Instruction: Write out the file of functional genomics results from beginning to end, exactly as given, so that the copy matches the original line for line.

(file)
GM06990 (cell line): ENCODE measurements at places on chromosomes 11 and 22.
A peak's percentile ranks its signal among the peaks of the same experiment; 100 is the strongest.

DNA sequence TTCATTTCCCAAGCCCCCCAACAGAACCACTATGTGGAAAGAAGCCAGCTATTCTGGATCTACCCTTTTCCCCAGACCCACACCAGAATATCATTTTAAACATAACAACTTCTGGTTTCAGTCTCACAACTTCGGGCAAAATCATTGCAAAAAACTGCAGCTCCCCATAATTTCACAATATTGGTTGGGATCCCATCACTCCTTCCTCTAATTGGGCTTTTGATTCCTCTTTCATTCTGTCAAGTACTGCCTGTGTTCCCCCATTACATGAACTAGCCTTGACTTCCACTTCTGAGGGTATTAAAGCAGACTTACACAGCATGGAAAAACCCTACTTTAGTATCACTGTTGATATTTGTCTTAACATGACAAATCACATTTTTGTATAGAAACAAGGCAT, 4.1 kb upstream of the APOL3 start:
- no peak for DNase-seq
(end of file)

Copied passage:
GM06990 (cell line): ENCODE measurements at places on chromosomes 11 and 22.
A peak's percentile ranks its signal among the peaks of the same experiment; 100 is the strongest.

DNA sequence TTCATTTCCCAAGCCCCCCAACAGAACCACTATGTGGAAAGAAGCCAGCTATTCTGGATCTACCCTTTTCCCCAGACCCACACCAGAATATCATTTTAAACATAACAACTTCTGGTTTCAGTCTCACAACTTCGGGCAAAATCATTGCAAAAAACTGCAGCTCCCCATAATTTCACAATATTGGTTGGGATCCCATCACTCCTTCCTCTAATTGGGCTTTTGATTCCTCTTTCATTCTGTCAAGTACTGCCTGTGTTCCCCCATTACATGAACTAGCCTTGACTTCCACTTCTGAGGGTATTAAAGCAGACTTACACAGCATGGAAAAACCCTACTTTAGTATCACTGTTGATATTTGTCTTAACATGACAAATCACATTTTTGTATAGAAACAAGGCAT, 4.1 kb upstream of the APOL3 start:
- no peak for DNase-seq